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Cheney offers to forfeit options


WASHINGTON - Dick Cheney, the Republican vice presidential candidate, said yesterday that if elected, he will forfeit stock options worth about $3.5 million in the energy services company that he left to run for office.

Cheney had been challenged by the Gore campaign for inviting a conflict of interest if he owned the options while in office.

He was precluded from selling the options, which he was awarded for his service as chief executive of the Halliburton Co., until 2001 at the earliest, and their value by then would be affected by the company's profits, which are sensitive to the price of oil.

Cheney released tax returns and financial disclosure forms yesterday showing his income skyrocketing, from $258,394 in 1992, his last year as secretary of defense, to just over $2 million in 1993 and then to $4,423,289 in 1999.

In a brief accompanying statement, Cheney said, "In order to avoid even the appearance of a conflict of interest, I am fully prepared to forfeit any options that have not vested by the time I assume office."

If he had kept the stock options, any decision in a Bush-Cheney administration would have been scrutinized for whether it was helping Halliburton's stock price.

The statement said that the forfeiture also covered 3,000 previously unreported stock options in Procter & Gamble, a consumer products company, which also cannot be sold until after the next administration takes office.

But the Procter & Gamble price is now below what it would cost him to exercise the options, so it is no loss to Cheney.

Previously, Cheney had declined to make a pledge to forfeit his options, saying only that he would do whatever he must to avoid a conflict of interest.

Cheney's financial disclosures, which he was required to file with the Federal Election Commission within 30 days of his nomination, also showed that when he was picked by Gov. George W. Bush of Texas as his running mate, Cheney received hundreds of thousands of dollars from Electronic Data Systems Corp., and that his wife, Lynne, has been paid as a director of the Lockheed Martin Corp., a major defense contractor, since 1995. Cheney was on the board of EDS, but resigned to run for vice president.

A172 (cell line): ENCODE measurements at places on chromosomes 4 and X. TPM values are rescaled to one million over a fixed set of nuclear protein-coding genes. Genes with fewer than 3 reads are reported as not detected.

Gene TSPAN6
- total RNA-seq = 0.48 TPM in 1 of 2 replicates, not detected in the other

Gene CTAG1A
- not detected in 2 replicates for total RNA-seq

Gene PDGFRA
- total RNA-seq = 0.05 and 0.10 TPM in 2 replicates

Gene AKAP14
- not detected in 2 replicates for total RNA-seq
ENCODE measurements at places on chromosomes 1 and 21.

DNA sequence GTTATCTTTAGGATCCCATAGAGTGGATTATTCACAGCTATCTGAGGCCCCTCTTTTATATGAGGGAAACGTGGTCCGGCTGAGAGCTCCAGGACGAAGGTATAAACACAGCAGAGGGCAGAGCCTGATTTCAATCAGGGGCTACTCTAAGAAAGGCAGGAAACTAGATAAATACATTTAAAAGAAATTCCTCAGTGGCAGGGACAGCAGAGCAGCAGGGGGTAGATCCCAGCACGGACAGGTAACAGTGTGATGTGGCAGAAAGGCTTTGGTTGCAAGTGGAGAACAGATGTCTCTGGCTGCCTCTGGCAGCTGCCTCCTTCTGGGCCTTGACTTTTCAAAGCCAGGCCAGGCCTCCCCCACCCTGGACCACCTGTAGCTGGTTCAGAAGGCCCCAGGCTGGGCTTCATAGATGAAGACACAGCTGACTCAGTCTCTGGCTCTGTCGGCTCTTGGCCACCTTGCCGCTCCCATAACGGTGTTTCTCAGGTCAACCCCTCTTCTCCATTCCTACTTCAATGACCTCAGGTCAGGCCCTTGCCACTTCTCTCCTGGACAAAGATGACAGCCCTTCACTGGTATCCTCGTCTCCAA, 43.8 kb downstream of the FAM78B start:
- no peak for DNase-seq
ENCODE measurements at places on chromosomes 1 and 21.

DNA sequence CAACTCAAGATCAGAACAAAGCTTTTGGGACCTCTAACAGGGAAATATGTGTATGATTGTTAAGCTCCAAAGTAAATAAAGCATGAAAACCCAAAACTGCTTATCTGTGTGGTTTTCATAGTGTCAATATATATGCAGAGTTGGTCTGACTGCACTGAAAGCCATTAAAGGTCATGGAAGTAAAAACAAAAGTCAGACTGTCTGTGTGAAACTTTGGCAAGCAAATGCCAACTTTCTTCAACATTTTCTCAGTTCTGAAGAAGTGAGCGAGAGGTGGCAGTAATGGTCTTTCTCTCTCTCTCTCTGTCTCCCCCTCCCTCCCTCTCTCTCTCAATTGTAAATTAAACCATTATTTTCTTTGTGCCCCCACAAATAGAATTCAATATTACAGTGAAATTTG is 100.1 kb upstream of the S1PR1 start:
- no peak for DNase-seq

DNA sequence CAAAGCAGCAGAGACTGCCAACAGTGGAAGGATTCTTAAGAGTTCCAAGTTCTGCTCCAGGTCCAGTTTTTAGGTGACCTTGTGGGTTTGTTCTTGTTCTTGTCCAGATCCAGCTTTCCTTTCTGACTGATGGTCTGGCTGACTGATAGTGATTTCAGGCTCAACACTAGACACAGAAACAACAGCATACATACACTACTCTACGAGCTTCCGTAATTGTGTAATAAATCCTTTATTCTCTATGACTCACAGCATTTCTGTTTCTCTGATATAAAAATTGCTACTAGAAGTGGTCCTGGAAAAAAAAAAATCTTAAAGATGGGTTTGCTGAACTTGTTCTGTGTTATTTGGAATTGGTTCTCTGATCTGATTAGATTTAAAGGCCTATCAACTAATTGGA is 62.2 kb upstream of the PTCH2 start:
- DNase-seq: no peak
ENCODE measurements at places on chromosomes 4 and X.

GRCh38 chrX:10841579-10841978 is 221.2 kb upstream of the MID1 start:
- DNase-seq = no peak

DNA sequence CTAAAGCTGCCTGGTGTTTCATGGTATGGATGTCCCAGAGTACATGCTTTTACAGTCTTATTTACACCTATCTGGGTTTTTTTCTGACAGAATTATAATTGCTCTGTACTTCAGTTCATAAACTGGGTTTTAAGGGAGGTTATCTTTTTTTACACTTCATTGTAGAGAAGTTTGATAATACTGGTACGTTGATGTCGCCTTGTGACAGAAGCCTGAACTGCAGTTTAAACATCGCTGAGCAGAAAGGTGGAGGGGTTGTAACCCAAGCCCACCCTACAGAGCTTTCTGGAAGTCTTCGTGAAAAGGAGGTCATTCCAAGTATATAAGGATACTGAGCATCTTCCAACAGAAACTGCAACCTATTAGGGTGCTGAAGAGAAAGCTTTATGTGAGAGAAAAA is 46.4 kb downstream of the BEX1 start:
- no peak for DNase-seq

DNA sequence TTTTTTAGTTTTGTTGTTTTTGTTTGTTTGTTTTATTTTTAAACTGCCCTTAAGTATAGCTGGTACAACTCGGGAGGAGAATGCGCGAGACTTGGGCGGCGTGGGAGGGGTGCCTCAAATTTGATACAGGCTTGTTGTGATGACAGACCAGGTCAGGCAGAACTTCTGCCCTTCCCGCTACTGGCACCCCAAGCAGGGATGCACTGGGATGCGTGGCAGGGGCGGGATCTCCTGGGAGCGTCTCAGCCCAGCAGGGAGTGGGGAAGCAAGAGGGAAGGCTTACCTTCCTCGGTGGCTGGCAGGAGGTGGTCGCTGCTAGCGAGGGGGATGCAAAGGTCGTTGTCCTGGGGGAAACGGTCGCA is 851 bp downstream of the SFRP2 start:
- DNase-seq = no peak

Explaining Cheney's decision to forgo the Halliburton options, his press secretary, Dirk Vande Beek, said that Cheney and his advisers had consulted with the Office of Government Ethics, which reviews the finances of federal officials, and with the Internal Revenue Service, and had determined that there was no way to turn the options over to charity.

Therefore, Vande Beek said, Cheney "will forfeit the unvested options."

However much the decision might cost Cheney if elected, the Gore campaign was not impressed.

Douglas Hattaway, a spokesman for the Gore campaign, said: "Cheney got caught with his hand in the cookie jar, and now he is trying to put the cookie back. It's a last-ditch attempt to separate the Bush-Cheney ticket from big oil."

The Cheneys' tax returns not only showed a sharp increase in adjusted gross income from 1992 to 1999, they also disclosed total contributions to charities of $209,832, or just over 1 percent of their 10-year income of $20,677,742.

Trying to put a more generous face on those figures, the Bush-Cheney campaign press release said yesterday that $442,152 went to charity.

That total was reached by adding $89,500 in honoraria that Cheney had to decline and therefore redirected to charity and $142,820 in grants from corporations on whose boards either Cheney or his wife served that matched the Cheneys' contributions.

The Cheneys were under no legal obligation to release their income tax returns, although many candidates, including Vice President Al Gore, have done so.

In April, Bush released information about his taxes, but not the actual returns, for which an extension to file had been requested.

The Cheney financial disclosure forms showed that Cheney remained a director of Procter & Gamble and Union Pacific, and that his wife served as a director of Lockheed Martin, Union Pacific Resources Corp., Reader's Digest Association, Exide Corp. and the AXP Mutual Fund.

But the biggest items on the form were two categories of Halliburton stock options, each valued at between $1 million and $25 million, in the ranges specified by the federal form.

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